The Greek effect.

Publication of the June report from HM Land Registry on Tuesday brought the final data to provide a summary of the health of the housing market half way through the year and with it some pretty important numbers.

The number of homes selling remains extremely low with just 2,194 selling across the UK every day (Source – HMRC). The long term average is 3,474 with 5,333 selling each day in February 2007.

5,115 new properties came onto the market every day last month, not too far short of the 5,244 that do normally although 8,210 were put on every day in May 2006.

The number of homes in London selling for more than £2m in March increased 85% on March last year and was 489% higher than March 2009! (HM Land Registry)

The number of months of unsold inventory (used as a guide to the ratio of homes for sale and the rate at which they are selling) over the last decade has averaged 12 months with a low of 7.6 months in December 2006. Today we have 15.4 months of stock.

At this rate and with the current volume of new supply coming onto the market the chances of a home selling in the first month of marketing is just 6% and if left on the market for 12 months is only 29%. It would normally be closer to 44%.

The gap between average asking prices ( and average sale prices (Land Reg) is at an all time high of £78,571. Whilst the two ‘baskets’ are not exactly comparable the trend suggests that sellers remain over-optimistic and those few that are selling are taking much less than they are asking. The long term average is £52k.

The total value of homes sold across England & Wales was £7.2bn, down 14% on March last year.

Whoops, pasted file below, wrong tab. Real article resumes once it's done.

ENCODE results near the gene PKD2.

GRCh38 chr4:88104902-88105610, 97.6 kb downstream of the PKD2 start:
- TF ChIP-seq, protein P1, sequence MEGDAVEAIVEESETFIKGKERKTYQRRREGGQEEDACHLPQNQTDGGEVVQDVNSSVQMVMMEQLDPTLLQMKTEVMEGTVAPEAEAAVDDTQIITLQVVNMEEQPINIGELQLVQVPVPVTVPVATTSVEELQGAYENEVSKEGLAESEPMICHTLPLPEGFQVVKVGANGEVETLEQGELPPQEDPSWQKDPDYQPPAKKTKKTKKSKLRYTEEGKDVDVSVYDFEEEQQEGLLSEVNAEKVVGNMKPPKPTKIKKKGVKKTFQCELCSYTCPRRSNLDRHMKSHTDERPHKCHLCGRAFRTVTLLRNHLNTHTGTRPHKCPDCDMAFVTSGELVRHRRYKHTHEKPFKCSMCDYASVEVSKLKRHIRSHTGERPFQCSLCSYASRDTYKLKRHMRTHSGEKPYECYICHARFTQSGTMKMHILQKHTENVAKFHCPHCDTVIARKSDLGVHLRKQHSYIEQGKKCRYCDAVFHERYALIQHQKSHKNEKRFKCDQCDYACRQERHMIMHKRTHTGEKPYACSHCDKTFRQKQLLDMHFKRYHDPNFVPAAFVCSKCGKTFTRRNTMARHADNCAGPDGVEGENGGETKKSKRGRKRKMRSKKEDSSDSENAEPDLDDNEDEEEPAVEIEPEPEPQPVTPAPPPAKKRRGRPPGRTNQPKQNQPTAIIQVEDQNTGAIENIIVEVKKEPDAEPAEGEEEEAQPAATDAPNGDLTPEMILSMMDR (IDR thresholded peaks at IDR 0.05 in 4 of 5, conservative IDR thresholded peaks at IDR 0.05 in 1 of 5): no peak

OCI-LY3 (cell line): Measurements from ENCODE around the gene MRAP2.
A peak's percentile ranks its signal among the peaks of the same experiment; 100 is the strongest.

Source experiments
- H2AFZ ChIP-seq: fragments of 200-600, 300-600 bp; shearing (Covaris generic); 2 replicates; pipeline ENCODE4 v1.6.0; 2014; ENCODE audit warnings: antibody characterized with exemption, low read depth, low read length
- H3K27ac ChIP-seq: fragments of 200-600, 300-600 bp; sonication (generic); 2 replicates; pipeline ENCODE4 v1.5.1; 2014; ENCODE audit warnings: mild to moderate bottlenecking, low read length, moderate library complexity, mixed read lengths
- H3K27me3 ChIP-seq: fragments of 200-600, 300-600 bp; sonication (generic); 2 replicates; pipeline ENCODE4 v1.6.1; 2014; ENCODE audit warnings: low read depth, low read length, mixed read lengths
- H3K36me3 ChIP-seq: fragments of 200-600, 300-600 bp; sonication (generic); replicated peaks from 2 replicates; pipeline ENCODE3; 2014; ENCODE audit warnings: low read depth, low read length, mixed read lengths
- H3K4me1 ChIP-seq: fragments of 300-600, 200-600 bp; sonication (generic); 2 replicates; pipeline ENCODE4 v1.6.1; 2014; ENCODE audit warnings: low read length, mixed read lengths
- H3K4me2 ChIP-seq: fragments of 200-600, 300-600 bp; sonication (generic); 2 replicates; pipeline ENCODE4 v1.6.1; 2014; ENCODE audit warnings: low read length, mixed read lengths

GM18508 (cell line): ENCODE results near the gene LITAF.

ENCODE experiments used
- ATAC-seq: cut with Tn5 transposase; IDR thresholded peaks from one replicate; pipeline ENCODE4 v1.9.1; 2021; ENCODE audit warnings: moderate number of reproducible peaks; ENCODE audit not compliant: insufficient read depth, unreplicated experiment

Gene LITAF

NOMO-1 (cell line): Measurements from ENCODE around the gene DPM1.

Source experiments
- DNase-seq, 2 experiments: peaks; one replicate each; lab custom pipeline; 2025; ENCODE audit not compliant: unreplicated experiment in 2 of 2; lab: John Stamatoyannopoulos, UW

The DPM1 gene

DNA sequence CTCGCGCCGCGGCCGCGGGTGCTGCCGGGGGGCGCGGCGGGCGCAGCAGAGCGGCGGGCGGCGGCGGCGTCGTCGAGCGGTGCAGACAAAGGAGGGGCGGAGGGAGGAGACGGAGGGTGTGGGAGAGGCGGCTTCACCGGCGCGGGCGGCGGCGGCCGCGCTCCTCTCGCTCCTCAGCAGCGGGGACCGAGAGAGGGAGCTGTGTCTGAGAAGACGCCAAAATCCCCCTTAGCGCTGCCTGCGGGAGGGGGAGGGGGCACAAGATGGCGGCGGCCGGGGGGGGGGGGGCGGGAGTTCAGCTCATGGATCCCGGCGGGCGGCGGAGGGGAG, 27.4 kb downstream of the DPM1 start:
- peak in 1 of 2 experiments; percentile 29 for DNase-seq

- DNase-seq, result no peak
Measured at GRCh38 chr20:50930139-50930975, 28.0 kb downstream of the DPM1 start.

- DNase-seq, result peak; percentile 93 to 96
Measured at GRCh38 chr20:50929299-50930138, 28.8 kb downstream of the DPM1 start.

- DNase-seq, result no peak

The number of homes worth more than £1m that sold across England & Wales in March was up 40% on the average with 200 properties over £2m sold compared to the usual 90 that sell in an typical month.

Normally we would expect just 3.4% of all sales in London to be over £1m. Last month more than 8% of all sales were at the top end of the market.

Cash buyers (those not dependent upon mortgage finance) still remain a hugely significant proportion of the market with around 40% of the relatively few transactions taking place without the need of a loan. Over the long term cash deals typically represent around 28% of transactions.

You can see these numbers and more by clicking here

The market remains extremely sensitive. Supply is arguably too good whilst demand from those who can actually transact remains very weak.

Sellers haven’t got the message with asking prices getting too far ahead of sale prices or values. Those few who are actually selling are often taking far less than they were asking.

“Cash buyers account for around twice the number of sales that we would normally expect which has an impact on the monthly surveys from lenders like Halifax and Nationwide. Their numbers don’t count the 40% of buyers who didn’t need a mortgage!

Estate agents at the top of the market have been making out like bandits with sales of homes over £2m in London 489% higher than in the same month two years ago. I expect this trend to continue as international buyers continue to flood the Capital with many prepared to risk paying 20% over the odds for a piece of ‘safe’ UK real estate rather than risk loosing their fortune to civil unrest and subsequent ‘redistribution’ of wealth’. (Expect Greeks bearing gifts in the form of used Euro’s over the coming days as the crisis there plays out).

Whilst those at the top of the ladder escape the worst of the difficult market not everyone is immune. If you put your house up for sale today you have a 6% chance of selling in the first month and less than 30% chance over a year. Selling a house remains almost as difficult as persuading a Greek he should pay more tax, over-paying is very easy as asking prices offer little help as a guide to value and buyers requiring finance continue to struggle to get acceptable terms.

We are in for a long hot, frustrating summer!

Henry’s graphs –
Land Registry –
Rightmove –